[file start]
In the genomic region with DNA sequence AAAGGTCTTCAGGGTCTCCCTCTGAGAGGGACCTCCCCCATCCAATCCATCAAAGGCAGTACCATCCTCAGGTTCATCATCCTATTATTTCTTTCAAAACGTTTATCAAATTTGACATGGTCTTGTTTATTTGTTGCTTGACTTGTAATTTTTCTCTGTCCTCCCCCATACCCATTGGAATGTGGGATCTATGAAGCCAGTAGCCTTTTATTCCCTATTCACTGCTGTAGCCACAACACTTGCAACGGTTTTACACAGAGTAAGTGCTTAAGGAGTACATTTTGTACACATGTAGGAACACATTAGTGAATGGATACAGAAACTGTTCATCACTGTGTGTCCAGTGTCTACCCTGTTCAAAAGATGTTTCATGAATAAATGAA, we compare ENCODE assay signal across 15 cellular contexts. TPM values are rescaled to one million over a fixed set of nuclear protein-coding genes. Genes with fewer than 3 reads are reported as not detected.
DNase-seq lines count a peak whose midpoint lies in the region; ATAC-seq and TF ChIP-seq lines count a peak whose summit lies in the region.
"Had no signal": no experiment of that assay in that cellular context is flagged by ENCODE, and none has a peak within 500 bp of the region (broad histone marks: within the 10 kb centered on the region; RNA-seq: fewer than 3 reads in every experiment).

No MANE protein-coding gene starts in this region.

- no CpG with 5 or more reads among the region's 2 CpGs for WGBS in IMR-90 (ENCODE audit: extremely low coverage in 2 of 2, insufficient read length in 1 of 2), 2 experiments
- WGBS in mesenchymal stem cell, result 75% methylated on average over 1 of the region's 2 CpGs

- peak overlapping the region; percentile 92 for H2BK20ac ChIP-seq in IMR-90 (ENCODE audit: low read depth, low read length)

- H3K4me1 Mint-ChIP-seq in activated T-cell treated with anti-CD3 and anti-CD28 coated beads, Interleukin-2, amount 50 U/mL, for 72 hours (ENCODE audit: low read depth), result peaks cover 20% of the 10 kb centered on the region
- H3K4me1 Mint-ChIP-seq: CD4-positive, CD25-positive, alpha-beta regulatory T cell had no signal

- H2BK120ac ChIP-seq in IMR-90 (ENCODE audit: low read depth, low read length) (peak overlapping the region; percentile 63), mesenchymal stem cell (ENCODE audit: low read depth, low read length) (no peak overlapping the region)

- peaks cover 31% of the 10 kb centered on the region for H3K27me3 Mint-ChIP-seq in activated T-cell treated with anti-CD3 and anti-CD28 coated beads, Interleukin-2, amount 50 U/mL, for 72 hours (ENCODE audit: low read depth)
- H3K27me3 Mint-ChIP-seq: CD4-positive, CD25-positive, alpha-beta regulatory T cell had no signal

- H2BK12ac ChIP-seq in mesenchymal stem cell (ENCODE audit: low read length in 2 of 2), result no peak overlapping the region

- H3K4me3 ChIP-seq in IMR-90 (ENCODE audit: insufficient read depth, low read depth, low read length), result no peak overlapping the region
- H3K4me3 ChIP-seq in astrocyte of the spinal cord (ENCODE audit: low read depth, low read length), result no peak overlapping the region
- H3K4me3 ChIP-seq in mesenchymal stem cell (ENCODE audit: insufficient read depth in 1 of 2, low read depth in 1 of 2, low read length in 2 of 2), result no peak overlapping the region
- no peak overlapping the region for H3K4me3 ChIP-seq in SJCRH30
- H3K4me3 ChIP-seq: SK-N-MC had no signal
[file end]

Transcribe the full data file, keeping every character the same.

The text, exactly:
In the genomic region with DNA sequence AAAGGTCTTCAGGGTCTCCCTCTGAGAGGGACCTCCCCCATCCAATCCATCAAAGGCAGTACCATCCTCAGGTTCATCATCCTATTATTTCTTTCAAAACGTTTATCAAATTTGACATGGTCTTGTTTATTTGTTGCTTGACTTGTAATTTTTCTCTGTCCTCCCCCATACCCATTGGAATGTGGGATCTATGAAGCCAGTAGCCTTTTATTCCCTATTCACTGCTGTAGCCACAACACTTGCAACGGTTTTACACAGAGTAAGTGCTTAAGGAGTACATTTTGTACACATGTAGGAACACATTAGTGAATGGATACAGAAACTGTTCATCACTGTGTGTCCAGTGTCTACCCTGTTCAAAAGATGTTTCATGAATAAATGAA, we compare ENCODE assay signal across 15 cellular contexts. TPM values are rescaled to one million over a fixed set of nuclear protein-coding genes. Genes with fewer than 3 reads are reported as not detected.
DNase-seq lines count a peak whose midpoint lies in the region; ATAC-seq and TF ChIP-seq lines count a peak whose summit lies in the region.
"Had no signal": no experiment of that assay in that cellular context is flagged by ENCODE, and none has a peak within 500 bp of the region (broad histone marks: within the 10 kb centered on the region; RNA-seq: fewer than 3 reads in every experiment).

No MANE protein-coding gene starts in this region.

- no CpG with 5 or more reads among the region's 2 CpGs for WGBS in IMR-90 (ENCODE audit: extremely low coverage in 2 of 2, insufficient read length in 1 of 2), 2 experiments
- WGBS in mesenchymal stem cell, result 75% methylated on average over 1 of the region's 2 CpGs

- peak overlapping the region; percentile 92 for H2BK20ac ChIP-seq in IMR-90 (ENCODE audit: low read depth, low read length)

- H3K4me1 Mint-ChIP-seq in activated T-cell treated with anti-CD3 and anti-CD28 coated beads, Interleukin-2, amount 50 U/mL, for 72 hours (ENCODE audit: low read depth), result peaks cover 20% of the 10 kb centered on the region
- H3K4me1 Mint-ChIP-seq: CD4-positive, CD25-positive, alpha-beta regulatory T cell had no signal

- H2BK120ac ChIP-seq in IMR-90 (ENCODE audit: low read depth, low read length) (peak overlapping the region; percentile 63), mesenchymal stem cell (ENCODE audit: low read depth, low read length) (no peak overlapping the region)

- peaks cover 31% of the 10 kb centered on the region for H3K27me3 Mint-ChIP-seq in activated T-cell treated with anti-CD3 and anti-CD28 coated beads, Interleukin-2, amount 50 U/mL, for 72 hours (ENCODE audit: low read depth)
- H3K27me3 Mint-ChIP-seq: CD4-positive, CD25-positive, alpha-beta regulatory T cell had no signal

- H2BK12ac ChIP-seq in mesenchymal stem cell (ENCODE audit: low read length in 2 of 2), result no peak overlapping the region

- H3K4me3 ChIP-seq in IMR-90 (ENCODE audit: insufficient read depth, low read depth, low read length), result no peak overlapping the region
- H3K4me3 ChIP-seq in astrocyte of the spinal cord (ENCODE audit: low read depth, low read length), result no peak overlapping the region
- H3K4me3 ChIP-seq in mesenchymal stem cell (ENCODE audit: insufficient read depth in 1 of 2, low read depth in 1 of 2, low read length in 2 of 2), result no peak overlapping the region
- no peak overlapping the region for H3K4me3 ChIP-seq in SJCRH30
- H3K4me3 ChIP-seq: SK-N-MC had no signal